direct support to the affairs of men, as He had already done many times in
the course of history.
of person was Matthew? Let us say straight away that he is no longer
acknowledged to be one of Jesus's companions. A. Tricot nevertheless
presents him as such in his commentary to the translation of the New
Testament, 1960: "Matthew alias, Levi, was a customs officer employed at the
tollgate or customs house at Capharnaum when Jesus called him to be one of
His disciples." This is the opinion of the Fathers of the Church, Origen,
Jerome and Epiphanes. This opinion is no longer held today. One point which
is uncontested is that the author is writing "for people who speak Greek,
but nevertheless know Jewish customs and the Aramaic language."
seem that for the commentators of the Ecumenical Translation, the origins of
this Gospel are as follows:
normally considered to have been written in Syria, perhaps at Antioch (. .
.), or in Phoenicia, because a great many Jews lived in these countries.
[ It has been thought
that the Judeo-Christian community that Matthew belonged to might just as
easily have been situated at Alexandria. O. Culmann refers to this
hypothesis along with many others.]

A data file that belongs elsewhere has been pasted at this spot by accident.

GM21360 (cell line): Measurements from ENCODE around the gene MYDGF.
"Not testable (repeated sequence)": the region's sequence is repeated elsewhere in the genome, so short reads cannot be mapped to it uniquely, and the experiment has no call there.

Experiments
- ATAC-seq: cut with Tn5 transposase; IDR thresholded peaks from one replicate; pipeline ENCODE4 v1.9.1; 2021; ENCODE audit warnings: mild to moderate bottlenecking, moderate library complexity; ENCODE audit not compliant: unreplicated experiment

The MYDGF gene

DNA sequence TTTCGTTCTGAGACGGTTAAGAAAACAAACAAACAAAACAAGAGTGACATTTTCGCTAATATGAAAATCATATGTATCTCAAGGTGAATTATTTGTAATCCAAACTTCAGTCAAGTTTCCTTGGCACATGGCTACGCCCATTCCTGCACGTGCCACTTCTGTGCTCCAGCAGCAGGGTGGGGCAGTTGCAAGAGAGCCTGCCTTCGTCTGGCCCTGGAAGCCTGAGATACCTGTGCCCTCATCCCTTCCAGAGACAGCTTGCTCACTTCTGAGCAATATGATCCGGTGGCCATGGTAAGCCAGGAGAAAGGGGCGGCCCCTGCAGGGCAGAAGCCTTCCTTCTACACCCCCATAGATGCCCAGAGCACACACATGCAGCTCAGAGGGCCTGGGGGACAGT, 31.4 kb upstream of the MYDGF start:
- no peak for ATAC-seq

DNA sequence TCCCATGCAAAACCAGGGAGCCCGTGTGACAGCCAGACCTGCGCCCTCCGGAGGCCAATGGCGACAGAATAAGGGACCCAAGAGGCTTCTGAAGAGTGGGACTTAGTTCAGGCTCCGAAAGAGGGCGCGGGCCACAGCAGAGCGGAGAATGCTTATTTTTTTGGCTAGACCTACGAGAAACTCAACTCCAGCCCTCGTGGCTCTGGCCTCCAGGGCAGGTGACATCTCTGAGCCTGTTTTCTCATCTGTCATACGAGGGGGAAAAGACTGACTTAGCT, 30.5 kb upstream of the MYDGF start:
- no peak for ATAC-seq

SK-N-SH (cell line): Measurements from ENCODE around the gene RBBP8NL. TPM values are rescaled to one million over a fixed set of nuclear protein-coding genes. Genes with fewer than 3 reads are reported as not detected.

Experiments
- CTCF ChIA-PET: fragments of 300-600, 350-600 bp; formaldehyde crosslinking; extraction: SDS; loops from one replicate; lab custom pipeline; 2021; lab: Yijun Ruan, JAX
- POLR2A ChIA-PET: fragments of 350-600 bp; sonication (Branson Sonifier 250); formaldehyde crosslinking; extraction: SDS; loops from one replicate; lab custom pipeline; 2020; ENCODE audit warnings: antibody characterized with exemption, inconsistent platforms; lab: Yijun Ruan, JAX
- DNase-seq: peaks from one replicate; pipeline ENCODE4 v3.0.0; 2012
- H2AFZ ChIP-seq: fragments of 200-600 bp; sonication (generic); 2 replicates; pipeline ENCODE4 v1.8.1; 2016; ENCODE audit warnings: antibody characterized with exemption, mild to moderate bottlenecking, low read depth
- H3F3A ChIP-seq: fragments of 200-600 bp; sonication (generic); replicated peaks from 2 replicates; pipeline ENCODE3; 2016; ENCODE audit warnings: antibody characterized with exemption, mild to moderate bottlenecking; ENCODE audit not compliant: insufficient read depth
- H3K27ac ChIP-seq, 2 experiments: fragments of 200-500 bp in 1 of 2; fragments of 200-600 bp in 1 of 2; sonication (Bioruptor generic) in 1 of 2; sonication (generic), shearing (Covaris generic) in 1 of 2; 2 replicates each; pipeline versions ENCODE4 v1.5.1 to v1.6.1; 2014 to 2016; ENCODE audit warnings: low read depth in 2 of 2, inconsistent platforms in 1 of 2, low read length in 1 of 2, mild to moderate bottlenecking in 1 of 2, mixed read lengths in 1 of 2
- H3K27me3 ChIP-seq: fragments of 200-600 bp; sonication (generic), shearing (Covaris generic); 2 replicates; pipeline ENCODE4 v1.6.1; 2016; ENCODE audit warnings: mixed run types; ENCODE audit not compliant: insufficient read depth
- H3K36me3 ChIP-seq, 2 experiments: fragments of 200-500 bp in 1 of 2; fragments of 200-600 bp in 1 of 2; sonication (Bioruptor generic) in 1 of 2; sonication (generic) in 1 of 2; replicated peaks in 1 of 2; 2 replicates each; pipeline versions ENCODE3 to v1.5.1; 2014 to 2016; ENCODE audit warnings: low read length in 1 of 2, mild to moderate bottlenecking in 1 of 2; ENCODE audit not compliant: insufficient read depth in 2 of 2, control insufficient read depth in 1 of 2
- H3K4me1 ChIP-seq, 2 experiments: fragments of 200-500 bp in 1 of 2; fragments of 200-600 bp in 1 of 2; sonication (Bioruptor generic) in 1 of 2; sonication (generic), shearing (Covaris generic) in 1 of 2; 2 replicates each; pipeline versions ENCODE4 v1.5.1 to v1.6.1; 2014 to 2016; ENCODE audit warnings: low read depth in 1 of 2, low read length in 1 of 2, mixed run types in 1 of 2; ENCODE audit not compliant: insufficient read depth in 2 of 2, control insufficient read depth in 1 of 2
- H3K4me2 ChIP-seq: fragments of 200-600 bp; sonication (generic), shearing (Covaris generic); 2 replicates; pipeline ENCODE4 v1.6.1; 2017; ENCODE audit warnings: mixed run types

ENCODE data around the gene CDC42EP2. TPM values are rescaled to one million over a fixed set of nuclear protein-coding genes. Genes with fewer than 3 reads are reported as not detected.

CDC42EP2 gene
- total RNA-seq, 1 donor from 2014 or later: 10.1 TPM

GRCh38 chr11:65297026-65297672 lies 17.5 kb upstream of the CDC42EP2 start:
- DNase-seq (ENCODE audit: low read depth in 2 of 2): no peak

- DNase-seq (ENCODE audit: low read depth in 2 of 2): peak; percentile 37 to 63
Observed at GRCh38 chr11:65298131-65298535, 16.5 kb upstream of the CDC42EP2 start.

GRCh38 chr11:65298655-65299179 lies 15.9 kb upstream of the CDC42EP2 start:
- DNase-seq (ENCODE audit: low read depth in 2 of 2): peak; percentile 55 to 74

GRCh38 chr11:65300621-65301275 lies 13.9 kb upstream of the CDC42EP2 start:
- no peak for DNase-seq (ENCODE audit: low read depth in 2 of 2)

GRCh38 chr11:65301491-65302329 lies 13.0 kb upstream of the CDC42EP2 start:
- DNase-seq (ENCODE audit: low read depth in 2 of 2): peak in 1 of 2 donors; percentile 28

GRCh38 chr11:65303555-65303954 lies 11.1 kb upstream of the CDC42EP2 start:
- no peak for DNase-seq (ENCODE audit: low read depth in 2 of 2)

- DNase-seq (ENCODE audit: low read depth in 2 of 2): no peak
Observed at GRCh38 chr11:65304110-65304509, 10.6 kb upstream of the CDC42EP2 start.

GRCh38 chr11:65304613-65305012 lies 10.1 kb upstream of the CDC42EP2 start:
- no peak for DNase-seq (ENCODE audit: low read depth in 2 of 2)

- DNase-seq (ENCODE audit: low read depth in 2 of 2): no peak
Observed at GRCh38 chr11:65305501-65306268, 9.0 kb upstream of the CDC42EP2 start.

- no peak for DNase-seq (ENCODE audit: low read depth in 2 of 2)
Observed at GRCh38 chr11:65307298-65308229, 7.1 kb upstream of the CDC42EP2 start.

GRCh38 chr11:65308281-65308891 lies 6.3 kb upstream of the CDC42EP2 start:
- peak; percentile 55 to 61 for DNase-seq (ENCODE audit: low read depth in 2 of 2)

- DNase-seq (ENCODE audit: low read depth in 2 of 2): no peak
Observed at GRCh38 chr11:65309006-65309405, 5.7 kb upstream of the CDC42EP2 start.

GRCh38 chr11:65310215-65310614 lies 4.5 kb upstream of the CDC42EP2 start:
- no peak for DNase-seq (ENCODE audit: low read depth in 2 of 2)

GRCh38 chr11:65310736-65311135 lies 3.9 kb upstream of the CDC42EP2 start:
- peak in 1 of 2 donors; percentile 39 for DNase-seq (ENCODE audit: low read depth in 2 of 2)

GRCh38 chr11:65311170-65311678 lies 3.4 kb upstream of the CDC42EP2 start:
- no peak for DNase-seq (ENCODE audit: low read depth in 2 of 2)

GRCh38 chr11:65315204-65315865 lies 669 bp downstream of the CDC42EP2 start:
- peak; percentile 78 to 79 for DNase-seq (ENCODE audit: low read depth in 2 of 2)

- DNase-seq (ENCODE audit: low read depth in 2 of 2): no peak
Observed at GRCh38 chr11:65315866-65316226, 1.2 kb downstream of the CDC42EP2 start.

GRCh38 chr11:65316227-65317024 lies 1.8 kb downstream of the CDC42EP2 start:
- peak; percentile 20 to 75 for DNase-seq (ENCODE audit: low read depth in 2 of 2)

(. . .) we have indications of a polemic against the orthodox Judaism of the
Synagogue and the Pharasees such as was manifested at the synagogal assembly
at Jamina circa 80 A.D." In such conditions, there are many authors who date
the first of the Gospels at about 80-90 A.D., perhaps also a little earlier.
it is not possible to be absolutely definite about this . . . since we do
not know the author's exact name, we must be satisfied with a few outlines
traced in the Gospel itself. the author can be recognized by his profession.
He is well-versed in Jewish writings and traditions. He knows, respects, but
vigorously challenges the religious leaders of his people. He is a past
master in the art of teaching and making Jesus understandable to his
listeners. He always insists on the practical consequences of his teachings.
He would fit fairly well the description of an educated Jew turned
Christian; a householder "who brings out of his treasure what is new and
what is old" as Matthew says (13,52). This is a long way from the civil
servant at Capharnaum, whom Mark and Luke call Levi, and who had become one
of the twelve Apostles . . .
agrees in thinking that Matthew wrote his Gospel using the same sources as
Mark and Luke. His narration is, as we shall see, different on several
essential points. In spite of this, Matthew borrowed heavily from Mark's
Gospel although the latter was not one of Jesus's disciples (O. Culmann).
takes very serious liberties with the text. We shall see this when we
discuss the Old Testament in relation to the genealogy of Jesus which is
placed at the beginning of his Gospel.
inserts into his book descriptions which are quite literally incredible.
This is the adjective used in the work mentioned above by Father
Kannengiesser referring to an episode in the Resurrection. the episode of
the guard. He points out the improbability of the story referring to
military guards at the tomb, "these Gentile soldiers" who "report, not to